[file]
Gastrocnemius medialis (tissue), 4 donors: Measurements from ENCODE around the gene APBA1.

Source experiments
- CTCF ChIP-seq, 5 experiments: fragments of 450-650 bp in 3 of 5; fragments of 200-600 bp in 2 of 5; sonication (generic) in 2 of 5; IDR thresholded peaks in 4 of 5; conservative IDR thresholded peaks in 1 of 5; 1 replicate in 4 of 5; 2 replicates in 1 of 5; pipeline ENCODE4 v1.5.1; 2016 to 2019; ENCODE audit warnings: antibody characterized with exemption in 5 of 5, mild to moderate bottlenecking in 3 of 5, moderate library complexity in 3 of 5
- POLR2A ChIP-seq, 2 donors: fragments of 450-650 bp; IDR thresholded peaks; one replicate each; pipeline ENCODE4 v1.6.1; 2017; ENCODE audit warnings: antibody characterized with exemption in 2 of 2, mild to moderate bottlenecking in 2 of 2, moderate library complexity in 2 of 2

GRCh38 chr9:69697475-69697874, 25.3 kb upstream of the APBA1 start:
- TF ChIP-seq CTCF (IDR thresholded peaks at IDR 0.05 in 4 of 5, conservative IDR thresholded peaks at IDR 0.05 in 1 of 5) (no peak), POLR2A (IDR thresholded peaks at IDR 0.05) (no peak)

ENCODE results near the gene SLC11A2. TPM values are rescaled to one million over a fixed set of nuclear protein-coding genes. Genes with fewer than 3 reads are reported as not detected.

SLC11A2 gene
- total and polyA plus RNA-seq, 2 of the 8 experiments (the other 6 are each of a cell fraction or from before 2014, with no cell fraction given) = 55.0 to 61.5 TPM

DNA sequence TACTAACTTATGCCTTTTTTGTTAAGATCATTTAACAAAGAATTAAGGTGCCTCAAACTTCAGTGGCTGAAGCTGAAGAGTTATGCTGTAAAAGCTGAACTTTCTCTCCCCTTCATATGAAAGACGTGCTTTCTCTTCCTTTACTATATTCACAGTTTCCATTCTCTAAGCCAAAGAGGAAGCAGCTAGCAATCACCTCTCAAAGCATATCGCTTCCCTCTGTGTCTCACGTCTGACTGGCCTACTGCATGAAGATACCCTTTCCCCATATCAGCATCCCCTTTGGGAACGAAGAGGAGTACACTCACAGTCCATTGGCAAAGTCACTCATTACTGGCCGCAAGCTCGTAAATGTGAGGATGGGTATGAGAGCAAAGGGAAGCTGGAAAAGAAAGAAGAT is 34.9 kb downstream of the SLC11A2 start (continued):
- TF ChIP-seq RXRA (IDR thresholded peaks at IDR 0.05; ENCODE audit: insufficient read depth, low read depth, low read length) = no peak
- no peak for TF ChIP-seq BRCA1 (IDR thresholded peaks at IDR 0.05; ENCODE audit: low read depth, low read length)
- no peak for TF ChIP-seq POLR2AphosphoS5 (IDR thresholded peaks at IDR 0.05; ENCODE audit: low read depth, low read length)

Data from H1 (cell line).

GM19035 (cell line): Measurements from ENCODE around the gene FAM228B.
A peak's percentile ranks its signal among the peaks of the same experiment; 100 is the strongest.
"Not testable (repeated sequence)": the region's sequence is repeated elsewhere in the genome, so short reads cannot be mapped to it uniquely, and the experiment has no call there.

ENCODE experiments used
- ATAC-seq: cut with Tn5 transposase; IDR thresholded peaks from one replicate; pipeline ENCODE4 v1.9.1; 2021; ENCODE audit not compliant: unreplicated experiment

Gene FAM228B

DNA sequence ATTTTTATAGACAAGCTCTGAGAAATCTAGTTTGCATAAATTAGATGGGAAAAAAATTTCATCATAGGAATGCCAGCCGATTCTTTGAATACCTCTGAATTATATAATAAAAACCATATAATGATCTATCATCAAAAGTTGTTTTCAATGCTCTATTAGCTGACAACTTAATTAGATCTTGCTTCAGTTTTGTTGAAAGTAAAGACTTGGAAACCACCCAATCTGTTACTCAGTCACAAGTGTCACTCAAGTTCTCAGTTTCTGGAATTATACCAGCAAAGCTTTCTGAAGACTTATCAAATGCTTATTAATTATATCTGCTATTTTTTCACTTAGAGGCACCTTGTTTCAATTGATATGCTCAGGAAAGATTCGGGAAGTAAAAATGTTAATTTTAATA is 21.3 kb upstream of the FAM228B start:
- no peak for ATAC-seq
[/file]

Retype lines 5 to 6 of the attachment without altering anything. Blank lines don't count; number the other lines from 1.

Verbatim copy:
GRCh38 chr9:69697475-69697874, 25.3 kb upstream of the APBA1 start:
- TF ChIP-seq CTCF (IDR thresholded peaks at IDR 0.05 in 4 of 5, conservative IDR thresholded peaks at IDR 0.05 in 1 of 5) (no peak), POLR2A (IDR thresholded peaks at IDR 0.05) (no peak)